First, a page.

## Abstract

Two methods for computing the entropy of hard-sphere systems using a spherical tether model are explored which allow the efficient use of event-driven molecular-dynamics simulations. An intuitive derivation is given that relates the

rate of particle collisions, either between two particles or between a particle and its respective tether, to an associated hypersurface area which bounds the system’s accessible configurational phase-space. Integrating the particle-particle collision rates with respect to sphere diameter (or, equivalently, density) or the particle-tether collision rates with respect to tether length then directly determines the volume of accessible phase space and, therefore, the system entropy. The approach is general and can be used for any system composed of particles interacting with discrete potentials in fluid, solid, or glassy states. The entropies calculated for the liquid and crystalline hard-sphere states using these methods are found to agree closely with the current best estimates in the literature, demonstrating the accuracy of the approach

rate of particle collisions, either between two particles or between a particle and its respective tether, to an associated hypersurface area which bounds the system’s accessible configurational phase-space. Integrating the particle-particle collision rates with respect to sphere diameter (or, equivalently, density) or the particle-tether collision rates with respect to tether length then directly determines the volume of accessible phase space and, therefore, the system entropy. The approach is general and can be used for any system composed of particles interacting with discrete potentials in fluid, solid, or glassy states. The entropies calculated for the liquid and crystalline hard-sphere states using these methods are found to agree closely with the current best estimates in the literature, demonstrating the accuracy of the approach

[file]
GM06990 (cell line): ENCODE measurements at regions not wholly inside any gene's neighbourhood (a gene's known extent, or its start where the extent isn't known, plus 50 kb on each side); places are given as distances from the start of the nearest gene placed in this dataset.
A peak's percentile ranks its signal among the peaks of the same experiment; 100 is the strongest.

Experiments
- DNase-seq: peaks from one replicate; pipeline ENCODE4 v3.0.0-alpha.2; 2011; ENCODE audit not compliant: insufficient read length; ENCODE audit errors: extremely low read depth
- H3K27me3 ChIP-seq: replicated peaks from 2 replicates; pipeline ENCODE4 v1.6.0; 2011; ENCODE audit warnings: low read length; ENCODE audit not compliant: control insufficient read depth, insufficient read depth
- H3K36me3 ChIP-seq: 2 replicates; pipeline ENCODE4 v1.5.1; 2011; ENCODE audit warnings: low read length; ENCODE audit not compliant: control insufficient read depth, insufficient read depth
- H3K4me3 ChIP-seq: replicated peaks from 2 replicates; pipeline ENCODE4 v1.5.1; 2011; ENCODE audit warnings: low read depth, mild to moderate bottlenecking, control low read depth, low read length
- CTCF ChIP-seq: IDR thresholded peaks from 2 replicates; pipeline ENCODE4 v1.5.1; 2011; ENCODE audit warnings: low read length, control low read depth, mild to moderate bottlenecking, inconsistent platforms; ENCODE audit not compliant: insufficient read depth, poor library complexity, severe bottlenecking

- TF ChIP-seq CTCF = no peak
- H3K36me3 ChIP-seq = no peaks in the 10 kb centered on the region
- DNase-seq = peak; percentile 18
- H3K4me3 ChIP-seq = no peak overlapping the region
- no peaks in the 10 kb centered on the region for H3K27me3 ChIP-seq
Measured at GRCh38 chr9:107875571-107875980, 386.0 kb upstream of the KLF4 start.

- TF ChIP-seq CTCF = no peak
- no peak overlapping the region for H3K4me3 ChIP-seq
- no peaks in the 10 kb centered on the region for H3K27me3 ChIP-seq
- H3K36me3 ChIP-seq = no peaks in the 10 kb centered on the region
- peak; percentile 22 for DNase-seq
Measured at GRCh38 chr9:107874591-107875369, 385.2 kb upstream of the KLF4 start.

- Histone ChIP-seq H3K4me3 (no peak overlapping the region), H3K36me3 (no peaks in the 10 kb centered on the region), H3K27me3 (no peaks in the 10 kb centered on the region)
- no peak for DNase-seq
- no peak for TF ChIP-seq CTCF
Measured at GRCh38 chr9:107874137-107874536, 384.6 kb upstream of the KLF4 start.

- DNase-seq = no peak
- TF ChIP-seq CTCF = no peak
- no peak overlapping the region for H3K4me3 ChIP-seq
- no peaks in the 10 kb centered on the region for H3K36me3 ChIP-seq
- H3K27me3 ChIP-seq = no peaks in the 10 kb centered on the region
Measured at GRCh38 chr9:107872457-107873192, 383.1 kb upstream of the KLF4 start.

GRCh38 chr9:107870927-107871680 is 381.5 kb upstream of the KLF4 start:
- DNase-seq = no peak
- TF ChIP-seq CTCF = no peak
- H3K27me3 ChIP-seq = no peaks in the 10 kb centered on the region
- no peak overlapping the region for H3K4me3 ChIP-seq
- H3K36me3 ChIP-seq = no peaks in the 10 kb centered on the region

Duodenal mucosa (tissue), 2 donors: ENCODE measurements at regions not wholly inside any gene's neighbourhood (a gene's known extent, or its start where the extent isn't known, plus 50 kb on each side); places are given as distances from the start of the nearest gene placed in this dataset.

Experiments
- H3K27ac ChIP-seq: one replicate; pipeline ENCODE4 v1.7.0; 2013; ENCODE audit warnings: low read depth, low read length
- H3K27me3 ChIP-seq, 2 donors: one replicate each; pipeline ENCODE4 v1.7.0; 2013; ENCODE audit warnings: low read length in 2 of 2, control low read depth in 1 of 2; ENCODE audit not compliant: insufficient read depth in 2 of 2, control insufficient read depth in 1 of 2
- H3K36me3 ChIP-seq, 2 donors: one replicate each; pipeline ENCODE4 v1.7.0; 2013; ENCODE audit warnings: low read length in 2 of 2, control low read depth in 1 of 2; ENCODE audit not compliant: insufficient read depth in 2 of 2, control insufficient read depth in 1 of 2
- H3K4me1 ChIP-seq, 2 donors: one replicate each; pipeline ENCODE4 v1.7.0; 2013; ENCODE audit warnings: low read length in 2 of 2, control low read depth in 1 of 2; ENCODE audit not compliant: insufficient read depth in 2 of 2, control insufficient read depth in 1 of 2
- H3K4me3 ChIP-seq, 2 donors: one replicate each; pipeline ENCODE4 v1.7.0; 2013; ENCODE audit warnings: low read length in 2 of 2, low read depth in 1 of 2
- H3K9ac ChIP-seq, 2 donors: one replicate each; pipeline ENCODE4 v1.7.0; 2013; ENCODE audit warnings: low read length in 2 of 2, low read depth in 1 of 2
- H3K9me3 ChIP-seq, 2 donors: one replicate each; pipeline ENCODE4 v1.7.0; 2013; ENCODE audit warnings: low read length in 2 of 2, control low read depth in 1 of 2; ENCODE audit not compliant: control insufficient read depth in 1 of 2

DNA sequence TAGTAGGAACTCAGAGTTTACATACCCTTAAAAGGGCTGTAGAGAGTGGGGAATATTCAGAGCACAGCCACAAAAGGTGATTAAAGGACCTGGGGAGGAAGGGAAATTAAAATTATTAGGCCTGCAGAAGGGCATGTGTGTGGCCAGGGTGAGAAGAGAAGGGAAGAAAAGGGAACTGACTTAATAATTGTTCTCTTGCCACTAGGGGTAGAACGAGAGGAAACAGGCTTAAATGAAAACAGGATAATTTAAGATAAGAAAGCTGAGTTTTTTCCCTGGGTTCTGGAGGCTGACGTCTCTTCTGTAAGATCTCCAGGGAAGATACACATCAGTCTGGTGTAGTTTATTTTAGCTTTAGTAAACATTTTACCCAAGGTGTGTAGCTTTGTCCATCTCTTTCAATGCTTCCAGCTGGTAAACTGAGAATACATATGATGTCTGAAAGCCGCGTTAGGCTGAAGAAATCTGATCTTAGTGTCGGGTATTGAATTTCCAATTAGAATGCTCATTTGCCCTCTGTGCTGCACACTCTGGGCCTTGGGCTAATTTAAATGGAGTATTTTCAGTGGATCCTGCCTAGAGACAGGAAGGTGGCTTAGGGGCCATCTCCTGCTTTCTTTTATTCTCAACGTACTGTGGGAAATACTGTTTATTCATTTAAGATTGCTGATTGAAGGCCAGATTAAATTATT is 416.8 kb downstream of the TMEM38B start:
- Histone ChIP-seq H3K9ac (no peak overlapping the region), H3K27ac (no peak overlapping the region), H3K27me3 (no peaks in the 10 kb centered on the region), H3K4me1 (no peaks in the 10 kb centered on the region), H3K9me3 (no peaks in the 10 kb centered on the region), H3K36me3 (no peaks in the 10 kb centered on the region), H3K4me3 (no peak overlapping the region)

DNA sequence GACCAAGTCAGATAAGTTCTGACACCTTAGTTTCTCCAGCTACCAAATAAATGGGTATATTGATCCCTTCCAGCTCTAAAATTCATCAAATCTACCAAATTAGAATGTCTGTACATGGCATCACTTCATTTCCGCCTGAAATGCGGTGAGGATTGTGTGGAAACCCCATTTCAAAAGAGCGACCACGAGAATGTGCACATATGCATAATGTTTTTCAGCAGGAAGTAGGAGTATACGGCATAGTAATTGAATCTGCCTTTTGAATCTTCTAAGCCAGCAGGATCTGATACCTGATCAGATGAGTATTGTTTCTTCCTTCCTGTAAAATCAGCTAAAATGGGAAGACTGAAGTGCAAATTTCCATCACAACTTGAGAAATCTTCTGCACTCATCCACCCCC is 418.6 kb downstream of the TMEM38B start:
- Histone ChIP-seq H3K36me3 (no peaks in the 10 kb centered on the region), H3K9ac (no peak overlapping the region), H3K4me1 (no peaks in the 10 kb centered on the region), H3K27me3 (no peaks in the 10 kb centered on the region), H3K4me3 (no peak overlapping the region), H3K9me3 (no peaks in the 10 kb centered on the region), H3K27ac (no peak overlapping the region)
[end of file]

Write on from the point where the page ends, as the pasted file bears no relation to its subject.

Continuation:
Original language | English |
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Article number | 064504 |

Number of pages | 11 |

Journal | The Journal of Chemical Physics |

Volume | 155 |

Issue number | 6 |

Early online date | 11 Aug 2021 |

DOIs | |

Publication status | Published - 14 Aug 2021 |

### Bibliographical note

Open Access via the AIP AgreementACKNOWLEDGEMENTS

The authors acknowledge the support of the Maxwell computing service at the University of Aberdeen, and the Aberdeen-Curtin Alliance26 between the University of Aberdeen (Scotland, U.K.) and Curtin University (Perth, Australia) which funded the Ph.D. of C.M.